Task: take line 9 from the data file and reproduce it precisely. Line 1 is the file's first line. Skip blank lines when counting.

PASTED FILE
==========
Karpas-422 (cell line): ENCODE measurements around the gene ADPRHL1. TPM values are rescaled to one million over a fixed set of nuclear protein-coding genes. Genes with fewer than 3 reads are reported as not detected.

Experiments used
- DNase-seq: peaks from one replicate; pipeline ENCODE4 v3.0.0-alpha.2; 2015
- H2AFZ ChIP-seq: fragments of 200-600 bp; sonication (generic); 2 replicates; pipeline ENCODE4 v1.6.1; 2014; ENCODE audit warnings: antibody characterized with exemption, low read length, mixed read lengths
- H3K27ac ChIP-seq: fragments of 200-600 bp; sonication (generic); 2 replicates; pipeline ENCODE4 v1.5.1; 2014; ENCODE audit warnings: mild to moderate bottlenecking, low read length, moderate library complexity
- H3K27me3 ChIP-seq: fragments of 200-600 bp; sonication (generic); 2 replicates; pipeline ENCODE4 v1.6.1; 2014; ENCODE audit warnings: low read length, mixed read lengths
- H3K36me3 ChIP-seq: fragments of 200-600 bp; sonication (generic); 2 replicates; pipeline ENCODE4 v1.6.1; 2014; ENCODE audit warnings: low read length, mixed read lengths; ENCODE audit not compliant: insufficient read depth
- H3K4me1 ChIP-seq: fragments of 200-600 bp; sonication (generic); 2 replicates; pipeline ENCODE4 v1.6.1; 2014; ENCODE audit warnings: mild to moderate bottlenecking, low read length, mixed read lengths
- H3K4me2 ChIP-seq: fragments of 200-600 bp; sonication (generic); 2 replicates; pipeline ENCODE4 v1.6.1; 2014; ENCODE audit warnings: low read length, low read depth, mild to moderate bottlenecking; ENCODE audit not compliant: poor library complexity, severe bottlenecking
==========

- H3K4me2 ChIP-seq: fragments of 200-600 bp; sonication (generic); 2 replicates; pipeline ENCODE4 v1.6.1; 2014; ENCODE audit warnings: low read length, low read depth, mild to moderate bottlenecking; ENCODE audit not compliant: poor library complexity, severe bottlenecking